Maximise olefins through catalytic cracking Indmax FCC process
The primary purpose of the fluid catalytic cracking (FCC) process historically has been to convert low-valued, heavier petroleum streams into gasoline, alkylation feed (eg, isobutane and butene) and, to a lesser extent, other distillate products
Dalip Soni, Philip J Angevine and Rama Rao, Lummus Technology
G Saidulu, D Bhattacharyya and V Krishnan, Indian Oil Corporation
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While other light olefins were always produced, the low volumes did not attract much attention because of the separation costs and modest margins.Production of propylene from FCC units has grown significantly in the last decade and is now approaching 20-30% of the total propylene produced worldwide.1 The price spread between propylene and gasoline and the increase in demand for propylene have been the key drivers. Significant improvements have been made in the FCC catalyst formulation and process technology to maximise propylene yield from the FCC units. This relatively new strategy for on-purpose production of FCC propylene will help meet approximately 5% of the annual growth rate in worldwide propylene demand.1
Early attempts to increase light olefins from FCC were based primarily on process variables, but poor selectivity of this approach resulted in excess dry gas and coke make. By the 1970s, researchers found that non-Y zeolites could also co-produce light olefins (C2= to C5=), often at the expense of gasoline. Table 1 below shows the chronology of catalyst and additive developments for light olefins enhancement in FCC units.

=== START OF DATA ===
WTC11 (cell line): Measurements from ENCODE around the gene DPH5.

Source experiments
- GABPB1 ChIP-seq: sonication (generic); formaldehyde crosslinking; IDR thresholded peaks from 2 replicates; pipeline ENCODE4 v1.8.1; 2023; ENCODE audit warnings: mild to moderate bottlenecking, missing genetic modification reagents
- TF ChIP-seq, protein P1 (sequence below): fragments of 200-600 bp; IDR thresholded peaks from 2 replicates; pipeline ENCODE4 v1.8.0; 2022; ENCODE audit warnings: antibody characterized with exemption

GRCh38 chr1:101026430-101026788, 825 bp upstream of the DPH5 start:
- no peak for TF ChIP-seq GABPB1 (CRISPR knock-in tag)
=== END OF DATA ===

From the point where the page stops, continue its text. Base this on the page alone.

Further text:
This article discusses the growth of on-purpose light olefins production as an FCC objective and the approaches employed. Specifically, the Indmax FCC (I-FCCSM) process will be addressed, including its benefits, the underlying concepts, the chronology of its development and its commercialisation.
Approaches to higher olefins production
Some of the FCC process variables employed for olefins production include: (a) higher severity operation, (b) recracking of the cracked material, and (c) partial catalyst recycle. Table 2 summarizes the benefits and drawback of such variables.
High-severity operation is achieved by a high reaction temperature with or without higher residence time. The general concept for higher severity operation is to overcrack (beyond maximum gasoline mode) and produce increased quantities of light olefins. The major drawback of this approach is the production of excess dry gas and subsequent overloading of the gas plant (compressor and separator). Also, higher severity results in a higher coke make2 and a higher diene content in gasoline, which can lead to gum formation. This whole approach is somewhat of a “brute force” method, with little control over the desired products.
Recracking of cracked material such as naphtha can yield incremental light olefins. This recracking can be done in the same or a separate riser/reactor. The concept of injecting in the same riser/reactor has been used for upgrading visbreaker or coker naphtha in FCC risers. Recycle of FCC naphtha to the same riser reactor has also been implemented; however, dry gas yield increases significantly.